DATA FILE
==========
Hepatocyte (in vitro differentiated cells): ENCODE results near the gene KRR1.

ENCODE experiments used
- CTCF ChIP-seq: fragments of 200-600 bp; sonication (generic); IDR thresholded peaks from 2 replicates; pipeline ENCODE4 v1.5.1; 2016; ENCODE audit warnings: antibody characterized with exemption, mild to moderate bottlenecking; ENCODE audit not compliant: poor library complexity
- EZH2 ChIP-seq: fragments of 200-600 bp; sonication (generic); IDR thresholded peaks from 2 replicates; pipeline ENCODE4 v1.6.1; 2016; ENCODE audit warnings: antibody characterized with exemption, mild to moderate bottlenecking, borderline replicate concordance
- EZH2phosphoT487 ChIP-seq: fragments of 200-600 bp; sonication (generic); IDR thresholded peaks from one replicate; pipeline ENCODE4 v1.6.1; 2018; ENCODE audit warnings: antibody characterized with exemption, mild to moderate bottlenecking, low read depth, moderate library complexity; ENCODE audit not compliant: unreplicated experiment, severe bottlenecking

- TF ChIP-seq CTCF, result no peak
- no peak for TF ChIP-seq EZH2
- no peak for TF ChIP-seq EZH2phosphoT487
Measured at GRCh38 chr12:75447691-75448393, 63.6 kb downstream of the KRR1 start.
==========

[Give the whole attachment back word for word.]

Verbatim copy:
Hepatocyte (in vitro differentiated cells): ENCODE results near the gene KRR1.

ENCODE experiments used
- CTCF ChIP-seq: fragments of 200-600 bp; sonication (generic); IDR thresholded peaks from 2 replicates; pipeline ENCODE4 v1.5.1; 2016; ENCODE audit warnings: antibody characterized with exemption, mild to moderate bottlenecking; ENCODE audit not compliant: poor library complexity
- EZH2 ChIP-seq: fragments of 200-600 bp; sonication (generic); IDR thresholded peaks from 2 replicates; pipeline ENCODE4 v1.6.1; 2016; ENCODE audit warnings: antibody characterized with exemption, mild to moderate bottlenecking, borderline replicate concordance
- EZH2phosphoT487 ChIP-seq: fragments of 200-600 bp; sonication (generic); IDR thresholded peaks from one replicate; pipeline ENCODE4 v1.6.1; 2018; ENCODE audit warnings: antibody characterized with exemption, mild to moderate bottlenecking, low read depth, moderate library complexity; ENCODE audit not compliant: unreplicated experiment, severe bottlenecking

- TF ChIP-seq CTCF, result no peak
- no peak for TF ChIP-seq EZH2
- no peak for TF ChIP-seq EZH2phosphoT487
Measured at GRCh38 chr12:75447691-75448393, 63.6 kb downstream of the KRR1 start.